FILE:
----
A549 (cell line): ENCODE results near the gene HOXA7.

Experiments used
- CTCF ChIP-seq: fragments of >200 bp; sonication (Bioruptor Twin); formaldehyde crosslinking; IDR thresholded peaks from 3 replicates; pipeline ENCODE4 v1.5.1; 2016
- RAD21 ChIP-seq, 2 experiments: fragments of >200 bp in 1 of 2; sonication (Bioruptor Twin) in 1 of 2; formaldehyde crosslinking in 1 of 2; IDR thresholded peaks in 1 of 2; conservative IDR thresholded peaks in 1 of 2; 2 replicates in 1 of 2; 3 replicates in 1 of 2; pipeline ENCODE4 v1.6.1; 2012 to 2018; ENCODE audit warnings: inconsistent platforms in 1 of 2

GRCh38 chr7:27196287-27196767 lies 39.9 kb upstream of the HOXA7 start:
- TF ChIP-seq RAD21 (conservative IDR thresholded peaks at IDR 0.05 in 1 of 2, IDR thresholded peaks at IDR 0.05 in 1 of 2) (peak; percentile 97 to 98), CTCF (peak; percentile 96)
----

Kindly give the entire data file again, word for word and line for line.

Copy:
A549 (cell line): ENCODE results near the gene HOXA7.

Experiments used
- CTCF ChIP-seq: fragments of >200 bp; sonication (Bioruptor Twin); formaldehyde crosslinking; IDR thresholded peaks from 3 replicates; pipeline ENCODE4 v1.5.1; 2016
- RAD21 ChIP-seq, 2 experiments: fragments of >200 bp in 1 of 2; sonication (Bioruptor Twin) in 1 of 2; formaldehyde crosslinking in 1 of 2; IDR thresholded peaks in 1 of 2; conservative IDR thresholded peaks in 1 of 2; 2 replicates in 1 of 2; 3 replicates in 1 of 2; pipeline ENCODE4 v1.6.1; 2012 to 2018; ENCODE audit warnings: inconsistent platforms in 1 of 2

GRCh38 chr7:27196287-27196767 lies 39.9 kb upstream of the HOXA7 start:
- TF ChIP-seq RAD21 (conservative IDR thresholded peaks at IDR 0.05 in 1 of 2, IDR thresholded peaks at IDR 0.05 in 1 of 2) (peak; percentile 97 to 98), CTCF (peak; percentile 96)